Well, it had to be done. I have, this week, started to read Dante. Not in the original, of course – I am a very poor linguist – but in Robin Kirkpatrick’s translations, which come with detailed introductions and copious commentaries and notes, invaluable for someone like myself, shamefully ignorant as I am both of the historical and the cultural context of the Commedia. And it is a dual language edition, so I can, at least from time to time, glance across to the Italian text to get at least a feel of what the original sounds like.
So why Dante? Well, life is too short for anything but the best. And how do I know this ranks among the best? Well, I don’t, of course. But given that one cannot check everything out for one’s own self, one has to rely to a great extent on the judgement of others – one has to go by reputation. Which is not to say that one abnegates one’s own judgement, of course; but one’s judgement can only be applied to what one has already read, and, except in the obvious cases of twaddle that are recognisable from a mere extract or two, this judgement doesn’t take one very far in deciding what to read next from that vast and as yet unknown ocean of literature. One has little choice but to rely on reputation.
In a recent post, I suggested that the four most significant pillars of Western literature are Homer, Dante, Cervantes and Shakespeare. This is contentious, of course – not for what has been included, but for what has been left out: what about the Greek tragedians, one may ask? Or the Romans? And why stop at the early 18th century? – why not move on to Goethe and Heine and Pushkin, or to Tolstoy and Dostoyevsky, or on into modernism? Indeed. This is why trying to compile lists of these things, or attempting to define the criteria of inclusion into a literary canon, is such a fruitless activity. But however we define the literary canon, there is no-one whose place in it is more secure than Dante’s. To anyone with an interest in literature, this is a peak that just has to be scaled.
But approaching something such as the Commedia leads to a somewhat awkward question: how should we, in our secular and disbelieving age, approach religious literature? And religious art as well, for that matter. And religious music. Of course, I do not mean to suggest that one has to have religious belief to appreciate or even love works with religious content: it should come as no surprise, for instance, to see Richard Dawkins choose Bach’s St Matthew Passion amongst his Desert Island Discs. But the question still remains: do we secularists appreciate such works despite their religious content? Or could it be that, despite our professed disbelief, we love these works because of it?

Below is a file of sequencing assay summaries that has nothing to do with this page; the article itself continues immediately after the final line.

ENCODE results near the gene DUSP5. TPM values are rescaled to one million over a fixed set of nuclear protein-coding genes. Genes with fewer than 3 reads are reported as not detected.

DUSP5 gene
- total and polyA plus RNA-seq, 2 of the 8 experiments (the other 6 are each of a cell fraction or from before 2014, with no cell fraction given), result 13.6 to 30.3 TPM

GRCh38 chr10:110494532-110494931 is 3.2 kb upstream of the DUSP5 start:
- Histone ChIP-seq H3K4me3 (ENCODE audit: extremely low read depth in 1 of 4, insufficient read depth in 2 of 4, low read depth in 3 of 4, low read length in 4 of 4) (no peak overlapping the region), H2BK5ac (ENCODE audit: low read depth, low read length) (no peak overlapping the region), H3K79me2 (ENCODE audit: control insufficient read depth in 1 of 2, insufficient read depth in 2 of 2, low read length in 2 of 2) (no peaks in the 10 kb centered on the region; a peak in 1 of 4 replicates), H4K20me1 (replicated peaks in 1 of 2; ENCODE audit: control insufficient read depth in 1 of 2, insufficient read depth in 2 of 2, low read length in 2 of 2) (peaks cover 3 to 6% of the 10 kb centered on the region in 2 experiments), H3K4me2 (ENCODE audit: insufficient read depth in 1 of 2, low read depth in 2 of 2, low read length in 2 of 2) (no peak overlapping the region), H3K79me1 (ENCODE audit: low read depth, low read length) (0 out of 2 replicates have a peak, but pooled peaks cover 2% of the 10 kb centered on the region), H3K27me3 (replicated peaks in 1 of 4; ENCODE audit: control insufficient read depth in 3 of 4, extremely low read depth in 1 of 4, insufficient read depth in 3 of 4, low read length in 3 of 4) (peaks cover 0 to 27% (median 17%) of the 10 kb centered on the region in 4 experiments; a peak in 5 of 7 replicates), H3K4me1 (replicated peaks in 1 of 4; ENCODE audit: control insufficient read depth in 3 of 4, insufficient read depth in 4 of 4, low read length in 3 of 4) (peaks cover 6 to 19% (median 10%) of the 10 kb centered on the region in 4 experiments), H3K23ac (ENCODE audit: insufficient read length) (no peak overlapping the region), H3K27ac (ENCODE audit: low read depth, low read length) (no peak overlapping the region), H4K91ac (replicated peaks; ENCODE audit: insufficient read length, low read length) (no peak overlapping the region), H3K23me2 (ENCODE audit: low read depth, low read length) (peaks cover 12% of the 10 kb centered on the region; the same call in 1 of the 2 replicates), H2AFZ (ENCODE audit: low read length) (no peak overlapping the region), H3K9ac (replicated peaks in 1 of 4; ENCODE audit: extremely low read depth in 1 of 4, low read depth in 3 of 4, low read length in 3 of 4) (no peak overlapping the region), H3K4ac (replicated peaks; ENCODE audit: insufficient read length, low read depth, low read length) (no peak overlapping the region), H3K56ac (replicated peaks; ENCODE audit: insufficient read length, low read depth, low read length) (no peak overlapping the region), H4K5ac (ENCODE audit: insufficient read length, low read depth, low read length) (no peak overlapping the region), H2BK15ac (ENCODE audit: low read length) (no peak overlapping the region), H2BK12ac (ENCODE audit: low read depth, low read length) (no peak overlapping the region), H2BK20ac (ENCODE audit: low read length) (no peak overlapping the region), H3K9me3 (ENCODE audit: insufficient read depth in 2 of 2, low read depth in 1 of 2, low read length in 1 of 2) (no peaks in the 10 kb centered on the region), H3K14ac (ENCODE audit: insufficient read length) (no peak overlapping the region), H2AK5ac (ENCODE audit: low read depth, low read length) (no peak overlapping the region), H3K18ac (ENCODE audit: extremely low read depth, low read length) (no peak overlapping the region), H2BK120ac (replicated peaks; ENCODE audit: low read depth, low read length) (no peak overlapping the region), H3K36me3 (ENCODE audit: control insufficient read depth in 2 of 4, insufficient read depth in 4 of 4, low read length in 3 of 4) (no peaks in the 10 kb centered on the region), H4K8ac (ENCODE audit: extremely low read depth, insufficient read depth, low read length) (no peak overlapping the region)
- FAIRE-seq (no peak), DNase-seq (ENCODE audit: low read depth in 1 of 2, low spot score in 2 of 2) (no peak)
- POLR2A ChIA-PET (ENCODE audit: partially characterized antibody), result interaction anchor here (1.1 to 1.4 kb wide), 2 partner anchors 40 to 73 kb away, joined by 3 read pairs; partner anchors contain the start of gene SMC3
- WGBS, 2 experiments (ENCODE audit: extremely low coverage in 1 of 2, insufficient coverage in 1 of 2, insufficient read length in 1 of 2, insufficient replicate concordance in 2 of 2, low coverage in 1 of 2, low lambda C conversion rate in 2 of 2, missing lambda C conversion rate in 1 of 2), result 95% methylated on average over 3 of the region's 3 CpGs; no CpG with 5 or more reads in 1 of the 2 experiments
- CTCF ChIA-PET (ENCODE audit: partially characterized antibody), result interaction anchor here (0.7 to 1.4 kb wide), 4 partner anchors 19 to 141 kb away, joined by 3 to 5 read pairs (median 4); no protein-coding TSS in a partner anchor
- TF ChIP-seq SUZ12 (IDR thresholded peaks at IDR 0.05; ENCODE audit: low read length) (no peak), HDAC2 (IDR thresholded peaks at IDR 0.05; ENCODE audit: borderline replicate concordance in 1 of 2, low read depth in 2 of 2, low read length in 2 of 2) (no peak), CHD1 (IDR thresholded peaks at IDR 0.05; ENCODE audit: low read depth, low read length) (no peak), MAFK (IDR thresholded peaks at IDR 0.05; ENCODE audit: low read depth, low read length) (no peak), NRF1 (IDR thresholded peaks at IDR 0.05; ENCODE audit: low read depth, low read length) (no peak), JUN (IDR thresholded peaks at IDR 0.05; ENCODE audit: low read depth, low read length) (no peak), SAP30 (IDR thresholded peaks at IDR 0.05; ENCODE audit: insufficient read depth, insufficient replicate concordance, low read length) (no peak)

I find this an endlessly fascinating question, and I fear there is no way to discuss this question without at least touching on that awkward and potentially embarrassing issue of one’s own religious beliefs, or lack of them. I would prefer not to go into this too deeply here, firstly because I am not at all learned in matters of theology, and secondly because it is an extremely contentious area, and whatever personal view I put forward, I am bound to anger and even alienate at least some of my readers. But if I am to write about literature (which is after all the primary purpose of this blog), then it’s hard to see how I can escape writing about religious literature; and if I am to write about religious literature, my own religious (or irreligious) outlook is far from irrelevant. So, with apologies beforehand to anyone whom I might offend, I might as well take a deep breath and dive in: how do I, who profess no particular religious belief and who usually write “None” when asked to specify my religion on an official form, approach a work as the Commedia which is entirely imbued with Christian thought? Is it possible to take anything at all from the Commedia without, at the very least, a leap of the imagination into this world? And can one be capable of such a leap without having, at the very least, some sort of sympathy with religious belief?